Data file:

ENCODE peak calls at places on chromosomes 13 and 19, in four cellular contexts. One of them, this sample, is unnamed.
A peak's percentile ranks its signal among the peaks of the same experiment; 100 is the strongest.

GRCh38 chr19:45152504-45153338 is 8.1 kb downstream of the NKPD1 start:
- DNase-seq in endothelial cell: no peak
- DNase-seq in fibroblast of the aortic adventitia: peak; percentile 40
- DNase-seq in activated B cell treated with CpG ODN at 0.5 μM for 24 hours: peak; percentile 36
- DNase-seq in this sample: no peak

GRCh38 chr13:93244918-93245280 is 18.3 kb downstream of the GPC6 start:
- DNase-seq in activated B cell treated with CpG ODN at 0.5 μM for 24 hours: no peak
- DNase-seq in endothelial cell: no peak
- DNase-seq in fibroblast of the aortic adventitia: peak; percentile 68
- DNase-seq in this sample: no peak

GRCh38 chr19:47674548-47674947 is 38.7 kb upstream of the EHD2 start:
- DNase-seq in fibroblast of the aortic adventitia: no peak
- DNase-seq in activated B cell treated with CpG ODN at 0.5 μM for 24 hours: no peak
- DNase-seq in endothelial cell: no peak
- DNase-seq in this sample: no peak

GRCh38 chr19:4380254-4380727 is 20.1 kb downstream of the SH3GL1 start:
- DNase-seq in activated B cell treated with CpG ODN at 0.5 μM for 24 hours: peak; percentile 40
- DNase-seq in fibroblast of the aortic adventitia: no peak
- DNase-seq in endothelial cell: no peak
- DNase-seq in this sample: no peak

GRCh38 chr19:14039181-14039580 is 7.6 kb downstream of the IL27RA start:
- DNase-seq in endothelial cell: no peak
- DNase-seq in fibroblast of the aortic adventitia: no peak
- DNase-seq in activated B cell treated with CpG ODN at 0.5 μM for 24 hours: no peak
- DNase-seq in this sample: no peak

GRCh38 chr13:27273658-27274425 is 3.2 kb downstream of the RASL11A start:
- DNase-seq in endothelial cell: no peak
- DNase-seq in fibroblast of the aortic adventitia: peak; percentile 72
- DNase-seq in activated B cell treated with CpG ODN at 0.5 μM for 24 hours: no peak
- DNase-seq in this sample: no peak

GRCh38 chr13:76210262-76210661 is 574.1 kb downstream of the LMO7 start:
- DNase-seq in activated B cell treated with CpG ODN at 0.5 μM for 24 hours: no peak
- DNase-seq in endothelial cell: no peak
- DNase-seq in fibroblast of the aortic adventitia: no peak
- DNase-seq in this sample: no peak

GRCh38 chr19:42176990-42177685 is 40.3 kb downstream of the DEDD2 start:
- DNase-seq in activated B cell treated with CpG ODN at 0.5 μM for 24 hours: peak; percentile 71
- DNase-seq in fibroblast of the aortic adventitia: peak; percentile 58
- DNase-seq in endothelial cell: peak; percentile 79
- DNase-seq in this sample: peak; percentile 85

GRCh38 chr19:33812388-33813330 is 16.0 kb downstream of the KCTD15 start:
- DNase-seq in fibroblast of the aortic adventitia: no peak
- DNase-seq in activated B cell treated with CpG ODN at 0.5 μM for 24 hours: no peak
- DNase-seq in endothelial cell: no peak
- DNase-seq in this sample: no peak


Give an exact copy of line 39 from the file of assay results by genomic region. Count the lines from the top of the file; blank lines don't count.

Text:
- DNase-seq in activated B cell treated with CpG ODN at 0.5 μM for 24 hours: peak; percentile 71